Mention the names Jessica States or Carolyn Lee to people in Port Alberni, and depending on a person’s generation, someone is going to have a memory of these young girls.
Long memories will recall that both girls went missing and were found murdered, two decades apart—circumstances that shook the resource-based city hard enough those reverberations are still felt today. What people may not recall is that ground-breaking science led to the capture and convictions of both murderers.
Retired Alberni Valley Times journalist Shayne Morrow has written a riveting true crime book on both murders and the science that links them. The Bulldog and the Helix: DNA and the Pursuit of Justice in a Frontier Town has been published by Heritage House and will be released in Port Alberni on Thursday, May 23 at an official book launch.
In April 1977, the city of Port Alberni was shaken by the murder of 12-year-old Carolyn Lee, who was abducted while walking home from dance class. Within days of the crime, police had formed a good idea of the killer’s identity, but they lacked the proof needed to make an arrest, and the trail went cold.
Twenty years later, Lee’s case would be the first in Canada to go to trial based on historic DNA samples, leading to the conviction of the original suspect, Gurmit Singh Dhillon, in 1998.
In 1996, the community was devastated again by the disappearance and murder of 11-year-old Jessica States as she chased foul balls from the sidelines of a local fast-pitch game. The States investigation also made history as the first in Canada to attempt a DNA “blooding”—taking voluntary mass DNA samples from individuals known to have been near the crime scene.
Morrow was in a unique position to tell this story: he was working at the AV Times as a reporter when Lee’s murderer, Gurmit Dhillon was arrested and eventually convicted, and he covered the Jessica States story from her disappearance from a baseball tournament at Gyro Recreation Park on July 31, 1996 to the conviction in 2001 of Roderick (Roddy) Patten for States’ death.
Right from the first page of The Bulldog and the Helix, Morrow hooks the reader into his tale, describing the frontier aspect of a resource-based town in the late 1970s—remnants of which still exist today. With two decades of experience as a news writer, Morrow accomplishes what he does best: he paints a concise picture of both murders, police investigations and court cases, without sensation, and allows the voices of the people involved to tell the story as it unfolded.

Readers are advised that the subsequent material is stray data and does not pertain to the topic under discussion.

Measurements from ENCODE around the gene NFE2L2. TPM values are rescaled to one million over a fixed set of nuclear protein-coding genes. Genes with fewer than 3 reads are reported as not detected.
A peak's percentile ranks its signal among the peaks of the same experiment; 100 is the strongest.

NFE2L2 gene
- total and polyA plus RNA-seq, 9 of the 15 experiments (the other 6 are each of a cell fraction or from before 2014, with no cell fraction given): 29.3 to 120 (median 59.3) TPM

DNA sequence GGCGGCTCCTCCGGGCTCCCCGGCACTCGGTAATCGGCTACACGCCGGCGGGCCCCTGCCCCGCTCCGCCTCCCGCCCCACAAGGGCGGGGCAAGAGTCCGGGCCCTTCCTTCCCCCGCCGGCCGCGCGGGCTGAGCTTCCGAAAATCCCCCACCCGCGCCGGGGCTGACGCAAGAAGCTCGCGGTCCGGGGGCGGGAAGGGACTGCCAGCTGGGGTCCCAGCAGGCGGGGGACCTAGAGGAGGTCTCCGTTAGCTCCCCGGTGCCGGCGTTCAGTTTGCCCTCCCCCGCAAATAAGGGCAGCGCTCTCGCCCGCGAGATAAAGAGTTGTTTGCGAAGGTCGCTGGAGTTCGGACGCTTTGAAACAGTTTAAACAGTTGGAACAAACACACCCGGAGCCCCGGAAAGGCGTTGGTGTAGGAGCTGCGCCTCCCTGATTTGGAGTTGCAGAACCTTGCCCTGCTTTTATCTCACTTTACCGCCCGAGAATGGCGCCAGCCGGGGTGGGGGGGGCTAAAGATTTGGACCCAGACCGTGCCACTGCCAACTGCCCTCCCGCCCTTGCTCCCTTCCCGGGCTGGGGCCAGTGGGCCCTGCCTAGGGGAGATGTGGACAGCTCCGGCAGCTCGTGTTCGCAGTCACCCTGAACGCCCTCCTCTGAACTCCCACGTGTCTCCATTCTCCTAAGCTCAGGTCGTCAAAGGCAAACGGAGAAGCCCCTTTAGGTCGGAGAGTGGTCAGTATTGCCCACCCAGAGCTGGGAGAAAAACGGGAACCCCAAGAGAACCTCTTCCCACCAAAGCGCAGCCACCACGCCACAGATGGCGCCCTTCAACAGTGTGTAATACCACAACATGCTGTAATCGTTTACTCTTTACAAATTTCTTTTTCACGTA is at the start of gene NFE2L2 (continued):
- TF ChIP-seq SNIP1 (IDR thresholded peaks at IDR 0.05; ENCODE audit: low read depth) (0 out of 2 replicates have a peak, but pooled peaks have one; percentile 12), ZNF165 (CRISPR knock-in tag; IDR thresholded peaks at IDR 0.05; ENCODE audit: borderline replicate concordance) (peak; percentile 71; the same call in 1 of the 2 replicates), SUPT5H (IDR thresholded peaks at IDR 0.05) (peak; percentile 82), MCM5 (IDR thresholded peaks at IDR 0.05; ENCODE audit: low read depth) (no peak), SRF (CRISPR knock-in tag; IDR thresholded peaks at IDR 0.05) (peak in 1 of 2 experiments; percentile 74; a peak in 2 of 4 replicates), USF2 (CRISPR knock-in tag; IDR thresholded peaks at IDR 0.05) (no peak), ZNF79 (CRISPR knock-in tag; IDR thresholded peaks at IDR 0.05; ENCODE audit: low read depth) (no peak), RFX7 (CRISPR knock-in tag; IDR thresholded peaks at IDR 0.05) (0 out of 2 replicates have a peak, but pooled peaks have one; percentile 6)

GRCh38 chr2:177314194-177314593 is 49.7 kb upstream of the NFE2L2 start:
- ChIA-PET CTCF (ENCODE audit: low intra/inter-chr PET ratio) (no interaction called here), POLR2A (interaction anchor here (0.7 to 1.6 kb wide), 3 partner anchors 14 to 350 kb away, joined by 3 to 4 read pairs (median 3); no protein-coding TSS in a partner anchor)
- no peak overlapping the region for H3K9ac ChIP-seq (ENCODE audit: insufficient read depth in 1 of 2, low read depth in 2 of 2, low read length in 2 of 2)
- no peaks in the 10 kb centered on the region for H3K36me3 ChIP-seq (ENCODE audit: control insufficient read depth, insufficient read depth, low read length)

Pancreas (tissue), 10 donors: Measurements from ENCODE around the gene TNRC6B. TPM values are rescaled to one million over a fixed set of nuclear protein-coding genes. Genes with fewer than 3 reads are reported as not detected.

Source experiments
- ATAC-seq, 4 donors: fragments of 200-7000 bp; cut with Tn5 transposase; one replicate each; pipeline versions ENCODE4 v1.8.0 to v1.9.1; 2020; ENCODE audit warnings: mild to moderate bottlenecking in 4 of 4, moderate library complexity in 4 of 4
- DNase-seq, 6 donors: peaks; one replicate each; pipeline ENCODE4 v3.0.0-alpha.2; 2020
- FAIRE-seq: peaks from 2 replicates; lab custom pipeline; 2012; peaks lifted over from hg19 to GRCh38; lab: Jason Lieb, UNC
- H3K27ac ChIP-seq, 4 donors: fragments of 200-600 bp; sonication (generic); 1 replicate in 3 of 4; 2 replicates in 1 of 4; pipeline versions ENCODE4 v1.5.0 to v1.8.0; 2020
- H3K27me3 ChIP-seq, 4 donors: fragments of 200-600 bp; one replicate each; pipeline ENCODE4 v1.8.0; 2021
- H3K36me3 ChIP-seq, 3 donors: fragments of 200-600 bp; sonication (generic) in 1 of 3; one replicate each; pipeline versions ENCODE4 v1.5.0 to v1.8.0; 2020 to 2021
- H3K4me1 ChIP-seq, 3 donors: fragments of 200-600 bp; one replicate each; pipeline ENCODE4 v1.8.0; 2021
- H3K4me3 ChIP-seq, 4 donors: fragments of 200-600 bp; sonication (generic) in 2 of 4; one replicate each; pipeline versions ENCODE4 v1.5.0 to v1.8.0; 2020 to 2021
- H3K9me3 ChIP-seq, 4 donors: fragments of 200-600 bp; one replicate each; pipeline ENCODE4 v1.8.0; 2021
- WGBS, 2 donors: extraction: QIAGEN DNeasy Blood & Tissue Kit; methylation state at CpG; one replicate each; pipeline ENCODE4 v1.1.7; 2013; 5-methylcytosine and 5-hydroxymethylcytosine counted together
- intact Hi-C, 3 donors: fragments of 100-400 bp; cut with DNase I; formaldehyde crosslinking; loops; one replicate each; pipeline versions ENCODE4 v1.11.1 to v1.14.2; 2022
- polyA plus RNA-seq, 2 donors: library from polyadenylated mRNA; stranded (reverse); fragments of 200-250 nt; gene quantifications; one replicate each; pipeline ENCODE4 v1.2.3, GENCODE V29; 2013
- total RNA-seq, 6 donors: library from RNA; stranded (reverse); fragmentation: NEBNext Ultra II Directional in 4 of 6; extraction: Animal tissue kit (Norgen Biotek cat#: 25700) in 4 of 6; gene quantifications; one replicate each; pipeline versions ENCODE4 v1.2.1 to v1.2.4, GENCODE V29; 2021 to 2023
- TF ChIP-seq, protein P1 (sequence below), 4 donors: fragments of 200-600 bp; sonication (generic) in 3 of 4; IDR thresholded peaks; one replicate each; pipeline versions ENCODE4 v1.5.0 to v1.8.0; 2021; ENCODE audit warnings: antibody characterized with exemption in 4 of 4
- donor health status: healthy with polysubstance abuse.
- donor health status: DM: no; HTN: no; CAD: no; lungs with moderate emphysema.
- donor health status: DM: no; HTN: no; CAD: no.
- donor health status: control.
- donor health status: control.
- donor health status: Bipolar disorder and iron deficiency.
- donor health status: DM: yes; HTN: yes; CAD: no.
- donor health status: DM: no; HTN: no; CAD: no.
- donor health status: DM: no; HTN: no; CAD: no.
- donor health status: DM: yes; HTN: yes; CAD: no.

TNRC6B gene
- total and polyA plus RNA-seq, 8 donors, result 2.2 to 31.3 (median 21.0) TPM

Morrow spends a lot of time explaining how the emerging science of DNA played into both crimes. It was a passion of his from a young age. “I got hooked on DNA quite early in life, in high school,” he explains.
Because of his interest in the scientific part of the story, and due to some lucky timing, Morrow had unprecedented access to the DNA lab in Vancouver. He was headed to Vancouver for a work experience stint with Stirling News Service, and Port Alberni RCMP detachment commander, Chief Inspector Andy Murray, set up a visit to the lab. “I was able to take it in with some background,” Morrow said.
He chose not to approach the Lee or States families for interviews, although he has made family members aware of his book. “I made a promise not to knock on their door and ask them how upset they were,” Morrow said. “It was something I set up as a mental note.”
Morrow will read from his book and answer questions at his official launch on Thursday, May 23, 7 p.m. at Echo Centre. Books will be available at the Alberni Valley Museum and online at amazon.ca. For more information, phone the museum at 250-720-2863.